Come meet Rob Curley, the Editor of The Spokesman-Review. Learn about the role of a community newspaper, about the history of The Spokesman-Review and take a tour of the renovated newsroom and other cool places like the iconic The Spokesman-Review Tower. Plus, we’ll share a few surprises and secrets that I think you will really enjoy.
We are getting together to talk about the role of a community newspaper in today’s day and age. We will talk about the history and recent changes to our newspaper and I’ll share some of the things most people don’t know about The Spokesman-Review’s website.
Prior to the presentation, we invite you to bring your tablet computer and meet with our team to discuss our e-Edition and accessing the digital replica from your device. Please remember to bring your iPad, Android Tablet or Amazon Kindle
As a part of our presentation, we will then help you get your tablet computer fully prepared to be able to see the “e” each morning. That’s where we need your help. We want you to use the “e” for a few weeks so that we can ask you what you like — and frankly — what you don’t like about it.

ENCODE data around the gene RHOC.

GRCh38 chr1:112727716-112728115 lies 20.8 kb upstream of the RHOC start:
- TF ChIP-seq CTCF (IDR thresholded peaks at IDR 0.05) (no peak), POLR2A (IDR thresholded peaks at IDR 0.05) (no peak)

Yes, you will still get the print edition of The Spokesman-Review delivered to your home; we simply want to learn more about how our subscribers use the “e.”
But I promise this won’t be like some boring, college lecture for a class you didn’t want to take. We’re going to have a lot of fun and there will be a lot of laughs and great conversations. And, as I said earlier, a few surprises.
Your visit also will include a personal tour of our renovated newsroom from me, as well as parts of The Spokesman-Review building not typically available on tours — including a visit to The Spokesman-Review's iconic tower, going to the roof of The Chronicle building to see the gargoyles and a unique view of Downtown Spokane, seeing the former Spokesman-Review lobby from the early 1900s (which was closed to the public in the 1980s) and even visiting the presses.
Most of this tour is off limits to not just the public, but even to employees. Please note that the tour does include a lot of walking and some stairs, as there is no elevator to visit the clock tower.